I have a question.
uint64_t var = 1; // this is 000000...00001 right?
And in my code this works:
var ^ (1 << 43)
But how does it know 1 should be in 64 bits? Shouldn’t I write this instead?
var ^ ( (uint64_t) 1 << 43 )
As you supposed, 1 is a plain signed
int (which probably on your platform is 32 bit wide in 2's complement arithmetic), and so is 43, so by any chance
1<<43 results in an overflow: in facts, if both arguments are of type
int operator rules dictate that the result will be an
int as well.
Still, in C signed integer overflow is undefined behavior, so in line of principle anything could happen. In your case, probably the compiler emitted code to perform that shift in a 64 bit register, so by luck it appears to work; to get a guaranteed-correct result you should use the second form you wrote, or, in alternative, specify
1 as an
unsigned long long literal using the
ull suffix (
unsigned long long is guaranteed to be at least 64 bit).
var ^ ( 1ULL << 43 )
I recommend OP's approach, cast the constant
( (uint64_t) 1 << 43 )
For OP's small example, the 2 below will likely perform the same.
uint64_t var = 1; // OP solution) var ^ ( (uint64_t) 1 << 43 ) // Others suggested answer var ^ ( 1ULL << 43 )
The above results have the same value, but different types. The potential difference lies in how 2 types exist in C:
unsigned long long and what may follow.
uint64_thas an exact range 0 to 264-1.
unsigned long longhas a range 0 to at least 264-1.
unsigned long long will always be 64-bits, as it seems to be on many a machine there days, there is no issue, but let's look to the future and say this code was run on a machine where
unsigned long long was 16 bytes (0 to at least 2128-1).
A contrived example below: The first result of the
^ is a
uint64_t, when multiplied by 3, the product will still be
uint64_t, performing a modulo 264, should overflow occur, then the result is assigned to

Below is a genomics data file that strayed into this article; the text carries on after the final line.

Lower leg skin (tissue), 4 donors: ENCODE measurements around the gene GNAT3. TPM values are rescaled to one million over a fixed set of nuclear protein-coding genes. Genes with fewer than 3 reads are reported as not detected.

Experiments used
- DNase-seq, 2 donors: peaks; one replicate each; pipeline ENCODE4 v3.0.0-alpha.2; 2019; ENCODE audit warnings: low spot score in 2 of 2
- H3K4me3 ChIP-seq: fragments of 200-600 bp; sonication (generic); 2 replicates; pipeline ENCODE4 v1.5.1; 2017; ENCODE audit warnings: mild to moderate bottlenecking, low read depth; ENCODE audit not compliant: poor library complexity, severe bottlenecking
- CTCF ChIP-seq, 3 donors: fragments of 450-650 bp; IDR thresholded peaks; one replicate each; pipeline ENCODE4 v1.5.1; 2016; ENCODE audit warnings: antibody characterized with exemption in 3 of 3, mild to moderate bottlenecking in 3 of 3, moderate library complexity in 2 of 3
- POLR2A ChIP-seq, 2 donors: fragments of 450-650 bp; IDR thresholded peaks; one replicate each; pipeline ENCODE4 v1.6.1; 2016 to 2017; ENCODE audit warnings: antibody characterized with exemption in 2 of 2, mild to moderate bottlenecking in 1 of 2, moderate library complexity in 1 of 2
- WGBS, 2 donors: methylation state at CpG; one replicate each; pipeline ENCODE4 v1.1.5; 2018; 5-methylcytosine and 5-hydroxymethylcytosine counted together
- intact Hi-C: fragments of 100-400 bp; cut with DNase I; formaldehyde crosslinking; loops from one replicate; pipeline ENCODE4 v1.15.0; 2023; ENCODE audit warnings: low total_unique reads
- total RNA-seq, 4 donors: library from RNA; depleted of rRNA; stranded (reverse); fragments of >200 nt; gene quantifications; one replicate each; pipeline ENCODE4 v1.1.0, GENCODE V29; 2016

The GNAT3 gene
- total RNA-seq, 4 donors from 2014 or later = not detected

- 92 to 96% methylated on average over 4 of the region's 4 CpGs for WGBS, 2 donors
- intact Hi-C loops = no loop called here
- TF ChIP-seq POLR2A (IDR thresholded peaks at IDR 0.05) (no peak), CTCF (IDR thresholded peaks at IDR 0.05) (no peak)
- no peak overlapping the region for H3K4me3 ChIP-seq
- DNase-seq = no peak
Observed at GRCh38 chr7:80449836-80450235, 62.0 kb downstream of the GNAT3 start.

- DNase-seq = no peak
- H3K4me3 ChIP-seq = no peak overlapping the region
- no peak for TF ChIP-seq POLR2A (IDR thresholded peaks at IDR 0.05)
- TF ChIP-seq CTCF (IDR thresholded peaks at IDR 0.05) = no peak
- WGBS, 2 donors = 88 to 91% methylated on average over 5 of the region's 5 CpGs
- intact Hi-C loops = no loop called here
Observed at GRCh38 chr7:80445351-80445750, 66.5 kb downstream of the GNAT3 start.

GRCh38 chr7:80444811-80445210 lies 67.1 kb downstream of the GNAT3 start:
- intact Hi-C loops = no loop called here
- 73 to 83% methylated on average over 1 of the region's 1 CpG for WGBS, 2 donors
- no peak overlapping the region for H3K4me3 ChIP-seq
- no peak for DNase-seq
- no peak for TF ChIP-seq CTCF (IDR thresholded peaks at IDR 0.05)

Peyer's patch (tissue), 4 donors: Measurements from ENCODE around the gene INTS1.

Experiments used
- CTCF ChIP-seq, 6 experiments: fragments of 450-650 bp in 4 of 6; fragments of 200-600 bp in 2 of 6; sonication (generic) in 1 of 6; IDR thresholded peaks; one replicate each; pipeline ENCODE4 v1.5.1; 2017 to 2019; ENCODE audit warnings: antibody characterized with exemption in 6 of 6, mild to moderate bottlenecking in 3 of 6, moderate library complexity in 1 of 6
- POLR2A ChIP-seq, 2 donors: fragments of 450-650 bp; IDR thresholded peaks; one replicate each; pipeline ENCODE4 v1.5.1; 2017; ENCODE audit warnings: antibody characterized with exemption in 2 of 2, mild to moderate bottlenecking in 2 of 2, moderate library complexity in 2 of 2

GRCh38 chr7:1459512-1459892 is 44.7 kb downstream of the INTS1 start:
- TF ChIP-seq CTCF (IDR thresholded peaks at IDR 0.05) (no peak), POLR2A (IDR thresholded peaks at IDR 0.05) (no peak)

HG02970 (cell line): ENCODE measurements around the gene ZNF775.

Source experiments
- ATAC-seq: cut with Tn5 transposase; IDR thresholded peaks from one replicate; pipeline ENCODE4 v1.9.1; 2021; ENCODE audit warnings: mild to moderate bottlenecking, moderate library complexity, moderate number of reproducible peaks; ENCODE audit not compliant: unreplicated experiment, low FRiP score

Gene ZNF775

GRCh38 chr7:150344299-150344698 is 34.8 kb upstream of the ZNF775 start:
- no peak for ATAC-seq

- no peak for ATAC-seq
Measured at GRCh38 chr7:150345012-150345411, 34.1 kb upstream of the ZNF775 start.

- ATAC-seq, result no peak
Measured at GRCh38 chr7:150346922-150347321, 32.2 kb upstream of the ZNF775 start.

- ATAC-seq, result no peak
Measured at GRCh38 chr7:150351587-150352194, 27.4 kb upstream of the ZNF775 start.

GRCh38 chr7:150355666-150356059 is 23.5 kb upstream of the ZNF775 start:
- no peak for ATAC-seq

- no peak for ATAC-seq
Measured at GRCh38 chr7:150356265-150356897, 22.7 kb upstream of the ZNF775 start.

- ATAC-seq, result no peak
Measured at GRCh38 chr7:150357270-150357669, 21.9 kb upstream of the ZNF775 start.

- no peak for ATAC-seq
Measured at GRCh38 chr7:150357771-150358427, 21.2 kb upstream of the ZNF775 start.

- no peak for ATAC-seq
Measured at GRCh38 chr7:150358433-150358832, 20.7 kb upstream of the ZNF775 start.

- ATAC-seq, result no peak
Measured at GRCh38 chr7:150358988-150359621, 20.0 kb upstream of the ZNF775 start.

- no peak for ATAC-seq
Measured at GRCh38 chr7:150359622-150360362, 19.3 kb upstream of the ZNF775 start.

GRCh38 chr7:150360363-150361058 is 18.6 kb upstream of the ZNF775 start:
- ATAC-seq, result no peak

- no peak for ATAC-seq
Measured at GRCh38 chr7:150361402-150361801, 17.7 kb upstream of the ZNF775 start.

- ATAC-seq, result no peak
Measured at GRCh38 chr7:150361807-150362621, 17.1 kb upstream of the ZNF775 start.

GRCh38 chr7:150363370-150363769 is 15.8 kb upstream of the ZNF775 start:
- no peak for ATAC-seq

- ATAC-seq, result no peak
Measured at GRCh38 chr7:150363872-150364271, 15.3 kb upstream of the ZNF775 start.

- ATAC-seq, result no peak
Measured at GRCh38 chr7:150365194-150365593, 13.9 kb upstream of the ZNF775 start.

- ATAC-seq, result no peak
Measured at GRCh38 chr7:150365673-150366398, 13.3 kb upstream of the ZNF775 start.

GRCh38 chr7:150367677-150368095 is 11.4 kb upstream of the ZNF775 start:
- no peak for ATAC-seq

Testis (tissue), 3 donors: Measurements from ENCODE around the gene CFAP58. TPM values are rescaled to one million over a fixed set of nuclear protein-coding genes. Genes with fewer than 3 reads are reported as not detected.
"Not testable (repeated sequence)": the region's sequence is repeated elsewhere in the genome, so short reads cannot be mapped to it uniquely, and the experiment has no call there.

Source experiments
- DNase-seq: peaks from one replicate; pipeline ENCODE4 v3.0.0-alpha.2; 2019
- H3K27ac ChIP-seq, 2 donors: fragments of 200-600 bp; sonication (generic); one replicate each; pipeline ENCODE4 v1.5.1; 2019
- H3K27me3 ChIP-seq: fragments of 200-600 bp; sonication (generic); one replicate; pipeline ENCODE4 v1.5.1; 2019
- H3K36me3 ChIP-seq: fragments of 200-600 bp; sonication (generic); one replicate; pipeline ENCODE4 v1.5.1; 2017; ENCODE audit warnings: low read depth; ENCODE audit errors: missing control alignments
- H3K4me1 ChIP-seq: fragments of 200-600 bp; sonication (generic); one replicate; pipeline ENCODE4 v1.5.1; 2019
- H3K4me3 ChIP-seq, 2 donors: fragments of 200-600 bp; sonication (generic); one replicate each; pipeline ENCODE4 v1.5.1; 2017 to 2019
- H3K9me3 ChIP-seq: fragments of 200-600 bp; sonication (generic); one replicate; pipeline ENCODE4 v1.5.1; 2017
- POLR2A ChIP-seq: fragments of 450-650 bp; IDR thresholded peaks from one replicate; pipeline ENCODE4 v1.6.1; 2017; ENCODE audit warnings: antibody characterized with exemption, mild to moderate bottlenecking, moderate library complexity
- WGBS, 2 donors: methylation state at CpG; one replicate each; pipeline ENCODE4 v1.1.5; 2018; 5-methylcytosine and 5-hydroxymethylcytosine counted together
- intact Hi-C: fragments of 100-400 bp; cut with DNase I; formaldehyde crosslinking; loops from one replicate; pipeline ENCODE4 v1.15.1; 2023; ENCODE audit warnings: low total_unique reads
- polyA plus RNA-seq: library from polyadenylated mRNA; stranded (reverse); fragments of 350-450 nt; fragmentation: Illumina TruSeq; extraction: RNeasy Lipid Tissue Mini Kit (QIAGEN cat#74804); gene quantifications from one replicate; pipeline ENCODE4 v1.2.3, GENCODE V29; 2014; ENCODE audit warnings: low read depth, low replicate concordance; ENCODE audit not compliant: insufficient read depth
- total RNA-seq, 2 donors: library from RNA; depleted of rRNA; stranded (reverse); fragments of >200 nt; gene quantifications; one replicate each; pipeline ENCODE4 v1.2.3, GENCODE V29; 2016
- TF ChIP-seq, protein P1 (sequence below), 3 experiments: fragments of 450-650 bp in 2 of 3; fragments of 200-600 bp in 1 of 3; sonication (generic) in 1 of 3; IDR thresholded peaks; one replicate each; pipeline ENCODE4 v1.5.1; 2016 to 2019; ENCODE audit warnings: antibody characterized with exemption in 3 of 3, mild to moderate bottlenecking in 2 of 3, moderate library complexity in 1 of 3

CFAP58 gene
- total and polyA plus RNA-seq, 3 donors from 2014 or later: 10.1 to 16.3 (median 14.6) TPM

d1. In the next case, the result of
^ is an
unsigned long long and when multiplied by 3, the product may be bigger than 264 which is then assigned to
d2 have a different answer.
double d1, d2; d1 = 3*(var ^ ( (uint64_t) 1 << 43 )); d2 = 3*(var ^ ( 1ULL << 43 ));
If one wants to work with
unit64_t, be consistent. Do not assume
unsigned long long are the same. If it is OK for your answer to be a
unsigned long long, fine. But in my experience, if one starts using fixed sized types like
uint64_t, one does not want variant size types messing up the computations.
A portable way to have a
unit64_t constant is to use
UINT64_C macro (from
UINT64_C(1) << 43
UINT64_C(c) is defined to something like
c ## ULL.
From the C standard:
_C(value)shall expand to an integer constant expression corresponding to the type
_t. The macro
(value)shall expand to an integer constant expression corresponding to the type
_t. For example, if
uint_least64_tis a name for the type
unsigned long long int, then
UINT64_C(0x123)might expand to the integer constant
Your compiler doesn't know that the shift should be done in 64 bits. However, with this particular version of the compiler in this particular configuration for this particular code, two wrongs happen to make a right. Don't count on it.
int is a 32-bit type on your platform (which is very likely), the two wrongs in
1 << 43 are:
xis of type
unsigned int, then
x << 43has undefined behavior, as does
x << 32or any other
x << nwhere n ≥ 32. For example
1u << 43would have undefined behavior too.
0x12345 << 16has undefined behavior, because the type of the left operand is the signed type
intbut the result value doesn't fit in
int. On the other hand,
0x12345u << 16is well-defined and has the value
“Undefined behavior” means that the compiler is free to generate code that crashes or returns a wrong result. It so happens that you got the desired result in this case — this is not forbidden, however Murphy's law dictates that one day the generated code won't do what you want.
To guarantee that the operation takes place on a 64-bit type, you need to ensure that the left operand is a 64-bit type — the type of the variable that you're assigning the result to doesn't matter. It's the same issue as
float x = 1 / 2 resulting in
x containing 0 and not 0.5: only the types of the operands matter to determine the behavior of the arithmetic operator. Any of
(uint64)1 << 43 or
(long long)1 << 43 or
(unsigned long long)1 << 43 or
1ll << 43 or
1ull << 43 will do. If you use a signed type, then the behavior is only defined if there is no overflow, so if you're expecting truncation on overflow, be sure to use an unsigned type. An unsigned type is generally recommended even if overflow isn't supposed to happen because the behavior is reproducible — if you use a signed type, then the mere act of printing out values for debugging purposes could change the behavior (because compilers like to take advantage of undefined behavior to generate whatever code is most efficient on a micro level, which can be very sensitive to things like pressure on register allocation).
Since you intend the result to be of type
uint64_t, it is clearer to perform all computations with that type. Thus:
uint64_t var = 1; … var ^ ((uint64_t)1 << 43) …